John Malone, AMI spokesman on mortgage fraud and executive chairman of PMS, examines what the industry must do to fight the threat of fraudulent mortgage applications.
At the recent Financial Crime Conference, the FSA outlined its thematic review of lenders' systems and controls to detect and prevent mortgage fraud.
This review was carried out over a 15 month period (during 2010 to 2011) and was specifically targeted at five major lenders and 15 small to medium building societies. The findings helped to reinforce many long-held views.
Much was made on the day as to the involvement of mortgage brokers in fraudulent behaviour, but little was mentioned about how solicitors and valuers are a major contributory factor.
The follow up document ‘Mortgage Fraud against Lenders' did address the balance and highlighted the involvement of solicitors.
Indeed, one large lender considered solicitor fraud to be their greatest area of concern, with approximately 50% of their mortgage fraud losses attributed to the action of solicitors.
Fraudulent activity by some solicitors has had a major impact on how lenders manage their legal panels. Changes are either being made or have been implemented to reduce fraudulent behaviour.
Through the thematic review, the FSA has established that lenders need to be more collaborative with the sharing of information within the industry, especially with the information from lenders (IFL) scheme.
The IFL scheme means that lenders will share information, not only with the FSA and other lenders, but also with the National Fraud Forum.
This sharing of information will mean that any mortgage intermediary involved, party to or suspected of fraudulent behaviour will be reported to the FSA, which could ultimately result in enforcement, fines or banning orders.
With this in mind, mortgage intermediaries must take even more responsibility within their respective businesses to understand what constitutes fraudulent behaviour and how to better train staff throughout their businesses.
Some lenders, notably Lloyds Banking Group and Abbey for Intermediaries, are very good in sharing their experiences and understanding of mortgage fraud with key intermediaries.
However, questions have been raised about the degree to which this information is filtered down to all staff in the business - a point that has been raised by the FSA.
Whilst senior management understand mortgage fraud, less training takes place with middle managers and junior staff to help identify what is fraudulent behaviour.
Regular mortgage fraud training is the starting point for all mortgage intermediaries.
This is an area where lenders can provide the material to assist. This information should be part of the staff induction and training manual, together with case studies and fraud examples with the types of documentation that can easily be produced from the internet.
This demonstrates to staff how easily this information can be obtained, hopefully examining the real information more carefully with an eye to spotting what is different and what is fraudulent.
Knowing your client is an obvious statement and at the cornerstone of the financial services industry from the mid-1980s.
However, all too often mortgage intermediaries have bought or been referred a lead from a lead generation company and, from there, have done little or no due diligence on that client or his advisers.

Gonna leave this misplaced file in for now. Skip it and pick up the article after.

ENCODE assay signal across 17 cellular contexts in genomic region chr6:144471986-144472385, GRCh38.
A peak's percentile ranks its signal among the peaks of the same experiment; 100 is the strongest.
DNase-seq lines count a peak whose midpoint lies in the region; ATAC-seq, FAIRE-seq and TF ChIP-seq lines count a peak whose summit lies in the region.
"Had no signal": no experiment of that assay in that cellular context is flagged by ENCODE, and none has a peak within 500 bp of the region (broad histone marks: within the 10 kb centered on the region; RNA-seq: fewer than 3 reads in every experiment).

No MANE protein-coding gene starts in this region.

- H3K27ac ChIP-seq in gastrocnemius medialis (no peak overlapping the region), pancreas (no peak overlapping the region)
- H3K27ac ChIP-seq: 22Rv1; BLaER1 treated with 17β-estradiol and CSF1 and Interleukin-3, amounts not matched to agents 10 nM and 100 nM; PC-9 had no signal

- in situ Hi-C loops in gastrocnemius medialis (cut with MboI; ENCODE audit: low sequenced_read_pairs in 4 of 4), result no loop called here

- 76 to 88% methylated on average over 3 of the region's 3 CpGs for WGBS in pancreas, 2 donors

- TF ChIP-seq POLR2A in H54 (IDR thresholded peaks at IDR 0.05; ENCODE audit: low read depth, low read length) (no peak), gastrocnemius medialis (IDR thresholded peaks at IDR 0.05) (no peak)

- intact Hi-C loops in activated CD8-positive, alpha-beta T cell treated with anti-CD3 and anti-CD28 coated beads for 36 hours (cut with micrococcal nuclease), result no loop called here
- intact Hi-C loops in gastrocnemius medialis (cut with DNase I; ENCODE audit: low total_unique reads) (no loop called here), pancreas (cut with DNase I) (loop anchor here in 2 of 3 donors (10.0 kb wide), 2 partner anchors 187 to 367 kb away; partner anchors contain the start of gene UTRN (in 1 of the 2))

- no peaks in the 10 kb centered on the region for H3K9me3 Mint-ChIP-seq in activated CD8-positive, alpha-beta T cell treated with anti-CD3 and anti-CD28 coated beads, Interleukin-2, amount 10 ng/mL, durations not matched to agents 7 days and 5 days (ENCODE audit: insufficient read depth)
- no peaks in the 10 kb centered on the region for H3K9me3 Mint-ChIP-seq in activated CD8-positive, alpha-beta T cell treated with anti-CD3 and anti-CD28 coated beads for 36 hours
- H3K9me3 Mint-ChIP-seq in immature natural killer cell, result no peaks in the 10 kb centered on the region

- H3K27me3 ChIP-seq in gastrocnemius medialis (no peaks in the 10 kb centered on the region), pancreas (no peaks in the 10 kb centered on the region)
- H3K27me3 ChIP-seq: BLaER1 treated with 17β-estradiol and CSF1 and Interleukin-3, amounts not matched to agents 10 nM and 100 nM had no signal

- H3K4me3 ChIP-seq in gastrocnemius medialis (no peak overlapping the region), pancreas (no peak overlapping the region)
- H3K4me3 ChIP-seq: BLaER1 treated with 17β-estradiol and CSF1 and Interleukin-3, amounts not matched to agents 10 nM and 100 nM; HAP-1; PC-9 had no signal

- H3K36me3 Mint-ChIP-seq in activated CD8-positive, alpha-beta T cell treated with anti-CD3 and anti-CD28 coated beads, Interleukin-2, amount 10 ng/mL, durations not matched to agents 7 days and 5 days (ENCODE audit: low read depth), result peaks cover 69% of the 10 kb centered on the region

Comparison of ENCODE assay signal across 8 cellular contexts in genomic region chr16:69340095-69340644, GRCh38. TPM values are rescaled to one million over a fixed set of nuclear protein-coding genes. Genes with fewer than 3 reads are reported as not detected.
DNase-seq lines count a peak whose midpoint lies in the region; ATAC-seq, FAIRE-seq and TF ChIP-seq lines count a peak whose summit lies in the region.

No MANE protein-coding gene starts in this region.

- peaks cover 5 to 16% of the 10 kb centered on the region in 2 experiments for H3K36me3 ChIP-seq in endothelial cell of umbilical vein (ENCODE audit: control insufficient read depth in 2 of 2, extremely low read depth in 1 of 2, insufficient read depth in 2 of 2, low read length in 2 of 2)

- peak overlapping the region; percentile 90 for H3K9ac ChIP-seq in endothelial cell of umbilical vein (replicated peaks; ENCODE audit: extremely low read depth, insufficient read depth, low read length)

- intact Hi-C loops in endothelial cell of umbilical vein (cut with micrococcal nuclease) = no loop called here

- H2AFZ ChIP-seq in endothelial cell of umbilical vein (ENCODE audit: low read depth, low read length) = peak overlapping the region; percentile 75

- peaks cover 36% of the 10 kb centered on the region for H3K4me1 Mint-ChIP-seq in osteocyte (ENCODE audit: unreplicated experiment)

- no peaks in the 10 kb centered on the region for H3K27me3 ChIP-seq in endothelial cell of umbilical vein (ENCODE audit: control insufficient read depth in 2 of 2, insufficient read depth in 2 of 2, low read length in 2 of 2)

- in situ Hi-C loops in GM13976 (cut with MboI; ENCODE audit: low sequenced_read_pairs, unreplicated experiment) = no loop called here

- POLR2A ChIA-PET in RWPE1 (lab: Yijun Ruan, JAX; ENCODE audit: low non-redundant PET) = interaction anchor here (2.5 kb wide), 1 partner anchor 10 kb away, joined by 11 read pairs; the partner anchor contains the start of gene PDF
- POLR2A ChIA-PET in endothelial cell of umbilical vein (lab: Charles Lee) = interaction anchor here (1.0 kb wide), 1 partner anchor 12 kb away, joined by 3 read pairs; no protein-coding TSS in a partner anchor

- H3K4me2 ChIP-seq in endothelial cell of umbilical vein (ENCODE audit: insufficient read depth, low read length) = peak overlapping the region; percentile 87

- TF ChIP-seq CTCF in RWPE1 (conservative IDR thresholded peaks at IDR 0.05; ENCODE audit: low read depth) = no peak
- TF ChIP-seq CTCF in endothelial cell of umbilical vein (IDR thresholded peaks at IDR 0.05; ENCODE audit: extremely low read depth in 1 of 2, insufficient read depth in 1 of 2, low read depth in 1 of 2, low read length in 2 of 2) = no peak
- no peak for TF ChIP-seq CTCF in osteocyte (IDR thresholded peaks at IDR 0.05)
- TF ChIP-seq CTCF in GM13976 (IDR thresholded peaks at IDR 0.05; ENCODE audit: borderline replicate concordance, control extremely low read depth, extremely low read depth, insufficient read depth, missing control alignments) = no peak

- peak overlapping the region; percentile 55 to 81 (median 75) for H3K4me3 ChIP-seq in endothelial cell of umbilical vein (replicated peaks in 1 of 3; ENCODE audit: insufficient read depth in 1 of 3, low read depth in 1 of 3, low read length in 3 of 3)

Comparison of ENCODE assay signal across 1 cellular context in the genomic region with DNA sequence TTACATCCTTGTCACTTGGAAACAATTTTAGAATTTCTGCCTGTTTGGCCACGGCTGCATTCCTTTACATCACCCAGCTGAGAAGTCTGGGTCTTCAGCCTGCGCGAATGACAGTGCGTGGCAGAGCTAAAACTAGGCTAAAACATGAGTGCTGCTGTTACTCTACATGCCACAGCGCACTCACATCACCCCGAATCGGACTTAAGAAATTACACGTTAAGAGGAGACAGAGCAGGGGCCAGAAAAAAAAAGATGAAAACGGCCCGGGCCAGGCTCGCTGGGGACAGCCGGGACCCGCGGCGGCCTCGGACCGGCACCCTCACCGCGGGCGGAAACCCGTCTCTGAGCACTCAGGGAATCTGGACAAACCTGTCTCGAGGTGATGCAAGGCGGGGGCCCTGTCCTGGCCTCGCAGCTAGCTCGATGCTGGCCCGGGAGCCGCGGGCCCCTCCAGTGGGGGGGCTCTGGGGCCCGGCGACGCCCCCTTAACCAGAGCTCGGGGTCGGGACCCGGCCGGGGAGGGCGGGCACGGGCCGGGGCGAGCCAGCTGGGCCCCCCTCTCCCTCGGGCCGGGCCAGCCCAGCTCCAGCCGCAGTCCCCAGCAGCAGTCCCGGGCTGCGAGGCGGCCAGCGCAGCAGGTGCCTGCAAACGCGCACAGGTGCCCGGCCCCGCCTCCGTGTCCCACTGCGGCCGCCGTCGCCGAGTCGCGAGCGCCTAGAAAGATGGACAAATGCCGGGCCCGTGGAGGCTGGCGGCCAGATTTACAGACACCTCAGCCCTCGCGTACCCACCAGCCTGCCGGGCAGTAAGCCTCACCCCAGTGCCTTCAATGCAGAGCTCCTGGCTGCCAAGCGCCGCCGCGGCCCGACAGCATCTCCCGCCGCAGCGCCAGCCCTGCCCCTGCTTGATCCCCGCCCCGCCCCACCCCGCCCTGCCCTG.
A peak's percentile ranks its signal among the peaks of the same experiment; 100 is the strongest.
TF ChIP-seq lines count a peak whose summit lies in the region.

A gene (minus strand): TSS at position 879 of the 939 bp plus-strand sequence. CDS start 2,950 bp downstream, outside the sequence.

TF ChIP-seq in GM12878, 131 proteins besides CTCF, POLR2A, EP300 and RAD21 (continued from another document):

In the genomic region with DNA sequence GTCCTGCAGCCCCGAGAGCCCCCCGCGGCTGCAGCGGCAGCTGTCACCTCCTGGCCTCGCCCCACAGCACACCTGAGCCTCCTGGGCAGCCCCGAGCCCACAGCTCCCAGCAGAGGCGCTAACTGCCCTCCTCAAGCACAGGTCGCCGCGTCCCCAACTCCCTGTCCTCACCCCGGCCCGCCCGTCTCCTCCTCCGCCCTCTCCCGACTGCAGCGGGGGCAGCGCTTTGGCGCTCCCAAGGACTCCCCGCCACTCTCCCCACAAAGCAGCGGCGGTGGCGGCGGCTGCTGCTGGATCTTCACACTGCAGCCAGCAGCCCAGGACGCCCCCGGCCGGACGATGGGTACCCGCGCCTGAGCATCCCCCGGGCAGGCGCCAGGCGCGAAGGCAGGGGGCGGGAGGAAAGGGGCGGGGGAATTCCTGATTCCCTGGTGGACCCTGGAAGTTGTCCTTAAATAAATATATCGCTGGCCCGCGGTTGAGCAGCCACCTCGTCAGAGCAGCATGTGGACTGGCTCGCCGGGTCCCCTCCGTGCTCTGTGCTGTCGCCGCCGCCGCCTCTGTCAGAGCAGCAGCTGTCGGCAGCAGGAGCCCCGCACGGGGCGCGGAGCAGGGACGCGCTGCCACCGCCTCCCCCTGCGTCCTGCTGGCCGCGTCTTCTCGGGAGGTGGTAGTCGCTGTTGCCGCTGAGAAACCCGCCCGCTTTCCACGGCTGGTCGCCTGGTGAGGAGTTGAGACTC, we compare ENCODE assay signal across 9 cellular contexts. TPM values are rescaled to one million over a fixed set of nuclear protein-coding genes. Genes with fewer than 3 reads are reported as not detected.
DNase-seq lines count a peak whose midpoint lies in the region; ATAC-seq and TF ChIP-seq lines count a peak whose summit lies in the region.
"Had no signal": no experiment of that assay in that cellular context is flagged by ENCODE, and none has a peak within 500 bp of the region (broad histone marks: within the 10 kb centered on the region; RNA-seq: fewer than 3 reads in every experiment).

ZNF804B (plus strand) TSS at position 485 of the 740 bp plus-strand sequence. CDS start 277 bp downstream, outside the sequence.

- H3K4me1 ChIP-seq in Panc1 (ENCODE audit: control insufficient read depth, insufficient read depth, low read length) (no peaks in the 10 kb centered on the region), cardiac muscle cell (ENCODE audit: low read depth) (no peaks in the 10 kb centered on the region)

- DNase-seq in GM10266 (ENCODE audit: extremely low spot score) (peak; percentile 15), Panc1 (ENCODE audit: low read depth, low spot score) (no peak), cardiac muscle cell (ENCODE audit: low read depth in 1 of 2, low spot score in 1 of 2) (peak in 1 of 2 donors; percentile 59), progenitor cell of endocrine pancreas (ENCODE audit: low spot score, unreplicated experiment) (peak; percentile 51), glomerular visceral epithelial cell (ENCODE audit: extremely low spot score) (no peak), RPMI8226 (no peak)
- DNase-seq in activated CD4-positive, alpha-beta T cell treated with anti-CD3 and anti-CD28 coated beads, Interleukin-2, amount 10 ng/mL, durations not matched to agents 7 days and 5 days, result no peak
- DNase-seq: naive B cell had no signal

Experience tells us that fraudulent clients employ their own solicitors and accountants and are often part of the same family.
Unfortunately, some clients are not who they first appear to be.
This is why face-to-face meetings with clients to formalise their identification is now so important. The key point is that, if there is any doubt about the applicant, then walk away.
The latest issue for the mortgage industry to contend with is the ‘mortgage mule'.
This is where a genuine property owner or person gives their personal details and property to the fraudster. The fraudster then substitutes the genuine paperwork, using the mule's credit rating, voter roll and bank account.
The fraudster is either working with the solicitor or is the solicitor purchasing a property, very often in the £1m to £2m price range, with a view to absconding with the mortgage monies, leaving the unfortunate person to face the music.
There is also some evidence that these solicitors are often not paying any Stamp Duty to HMRC.
A major concern at the Financial Crime Conference was money laundering.
One issue raised was around ‘politically exposed persons' who are exploiting the opportunities to buy properties in the London area, often for cash, but are clearly working through certain banks and obliging solicitors.
Intermediaries have a legal duty to inform their Money Laundering Reporting Officer (MLRO) if they suspect or can't identify the origin of the money involved. This is particularly the case where large deposits on properties are being made.
The MLRO similarly has a duty to inform the Serious Organised Crime Agency.
The FSA has stated that money laundering is an area they are currently focusing on.
With political unrest in many North African countries, coupled with financial unrest in the Southern European countries, there are increasing risks of illicit monies entering the country from a variety of routes, looking for a ‘home' in the UK.
With the FSA more determined than ever to keep the crooks out of finance, the mortgage industry has an opportunity to play its part.
Lenders and intermediaries working closely together can help to put the trust back into the sector and reduce the losses the mortgage market has been experiencing.
Smoking biggest culprit; obesity second
Average earner will gain £840 in 2018
Will also move heritage items
Responding to letter from Treasury Committee chair Nicky Morgan